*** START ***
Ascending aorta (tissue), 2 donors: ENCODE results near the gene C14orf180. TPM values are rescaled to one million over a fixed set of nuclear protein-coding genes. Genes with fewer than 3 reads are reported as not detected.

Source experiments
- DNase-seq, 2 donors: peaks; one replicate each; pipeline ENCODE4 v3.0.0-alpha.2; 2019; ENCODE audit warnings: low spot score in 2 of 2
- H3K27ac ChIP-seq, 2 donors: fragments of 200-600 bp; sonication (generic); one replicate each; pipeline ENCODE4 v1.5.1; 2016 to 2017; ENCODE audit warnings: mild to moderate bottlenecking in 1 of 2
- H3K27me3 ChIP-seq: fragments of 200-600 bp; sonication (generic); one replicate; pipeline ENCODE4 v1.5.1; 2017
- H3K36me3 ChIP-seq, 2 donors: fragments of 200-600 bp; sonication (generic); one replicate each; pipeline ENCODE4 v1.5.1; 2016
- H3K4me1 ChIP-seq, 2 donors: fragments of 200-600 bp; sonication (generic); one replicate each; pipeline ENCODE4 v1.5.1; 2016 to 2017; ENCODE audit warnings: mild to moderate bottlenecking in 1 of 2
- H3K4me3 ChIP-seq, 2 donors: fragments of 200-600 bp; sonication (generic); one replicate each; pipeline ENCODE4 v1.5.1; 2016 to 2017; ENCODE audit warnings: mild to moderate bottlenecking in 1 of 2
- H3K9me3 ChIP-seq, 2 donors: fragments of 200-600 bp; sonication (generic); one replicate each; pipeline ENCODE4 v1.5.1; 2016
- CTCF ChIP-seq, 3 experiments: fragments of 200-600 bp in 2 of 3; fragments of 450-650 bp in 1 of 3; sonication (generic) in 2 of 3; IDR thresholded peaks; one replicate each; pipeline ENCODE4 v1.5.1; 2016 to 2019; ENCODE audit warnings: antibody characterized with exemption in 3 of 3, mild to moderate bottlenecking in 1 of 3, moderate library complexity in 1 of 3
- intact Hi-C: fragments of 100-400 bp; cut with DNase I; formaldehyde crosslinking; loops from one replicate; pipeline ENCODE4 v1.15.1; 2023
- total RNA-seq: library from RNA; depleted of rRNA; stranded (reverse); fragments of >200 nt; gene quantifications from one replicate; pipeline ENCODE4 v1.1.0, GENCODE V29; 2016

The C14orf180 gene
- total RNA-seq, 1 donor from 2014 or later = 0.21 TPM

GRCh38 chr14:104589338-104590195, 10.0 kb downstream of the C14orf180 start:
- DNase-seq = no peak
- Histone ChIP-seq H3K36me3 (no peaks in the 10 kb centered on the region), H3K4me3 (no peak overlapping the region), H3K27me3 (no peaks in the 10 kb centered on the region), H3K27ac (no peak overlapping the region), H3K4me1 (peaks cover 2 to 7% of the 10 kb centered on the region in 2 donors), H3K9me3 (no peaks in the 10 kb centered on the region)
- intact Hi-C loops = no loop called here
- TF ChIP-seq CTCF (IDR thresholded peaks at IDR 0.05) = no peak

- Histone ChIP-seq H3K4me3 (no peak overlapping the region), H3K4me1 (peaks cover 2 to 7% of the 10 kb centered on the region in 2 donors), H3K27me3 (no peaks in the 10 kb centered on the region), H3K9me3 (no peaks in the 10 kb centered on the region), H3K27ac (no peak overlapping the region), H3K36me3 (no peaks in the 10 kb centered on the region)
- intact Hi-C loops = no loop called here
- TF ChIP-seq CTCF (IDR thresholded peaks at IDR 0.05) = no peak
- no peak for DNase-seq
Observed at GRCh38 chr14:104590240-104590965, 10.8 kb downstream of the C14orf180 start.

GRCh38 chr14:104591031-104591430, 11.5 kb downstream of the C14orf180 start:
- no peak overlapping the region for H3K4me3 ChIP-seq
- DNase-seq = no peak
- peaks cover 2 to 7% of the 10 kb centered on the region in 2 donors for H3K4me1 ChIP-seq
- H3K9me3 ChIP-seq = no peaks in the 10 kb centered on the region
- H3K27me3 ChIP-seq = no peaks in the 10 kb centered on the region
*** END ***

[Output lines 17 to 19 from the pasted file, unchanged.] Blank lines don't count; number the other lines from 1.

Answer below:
- Histone ChIP-seq H3K36me3 (no peaks in the 10 kb centered on the region), H3K4me3 (no peak overlapping the region), H3K27me3 (no peaks in the 10 kb centered on the region), H3K27ac (no peak overlapping the region), H3K4me1 (peaks cover 2 to 7% of the 10 kb centered on the region in 2 donors), H3K9me3 (no peaks in the 10 kb centered on the region)
- intact Hi-C loops = no loop called here
- TF ChIP-seq CTCF (IDR thresholded peaks at IDR 0.05) = no peak